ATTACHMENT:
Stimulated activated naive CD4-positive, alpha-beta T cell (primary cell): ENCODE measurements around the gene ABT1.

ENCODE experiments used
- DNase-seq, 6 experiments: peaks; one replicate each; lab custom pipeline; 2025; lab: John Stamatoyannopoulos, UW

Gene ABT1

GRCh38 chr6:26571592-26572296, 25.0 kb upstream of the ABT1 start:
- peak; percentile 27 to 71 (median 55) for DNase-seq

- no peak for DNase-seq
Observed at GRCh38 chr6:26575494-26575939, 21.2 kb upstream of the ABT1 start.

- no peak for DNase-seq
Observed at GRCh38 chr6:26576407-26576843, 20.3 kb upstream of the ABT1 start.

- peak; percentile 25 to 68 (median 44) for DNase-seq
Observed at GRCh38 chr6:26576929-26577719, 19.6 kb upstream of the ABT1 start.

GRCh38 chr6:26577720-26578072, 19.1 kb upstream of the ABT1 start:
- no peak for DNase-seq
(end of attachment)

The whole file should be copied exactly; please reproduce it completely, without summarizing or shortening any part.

Stimulated activated naive CD4-positive, alpha-beta T cell (primary cell): ENCODE measurements around the gene ABT1.

ENCODE experiments used
- DNase-seq, 6 experiments: peaks; one replicate each; lab custom pipeline; 2025; lab: John Stamatoyannopoulos, UW

Gene ABT1

GRCh38 chr6:26571592-26572296, 25.0 kb upstream of the ABT1 start:
- peak; percentile 27 to 71 (median 55) for DNase-seq

- no peak for DNase-seq
Observed at GRCh38 chr6:26575494-26575939, 21.2 kb upstream of the ABT1 start.

- no peak for DNase-seq
Observed at GRCh38 chr6:26576407-26576843, 20.3 kb upstream of the ABT1 start.

- peak; percentile 25 to 68 (median 44) for DNase-seq
Observed at GRCh38 chr6:26576929-26577719, 19.6 kb upstream of the ABT1 start.

GRCh38 chr6:26577720-26578072, 19.1 kb upstream of the ABT1 start:
- no peak for DNase-seq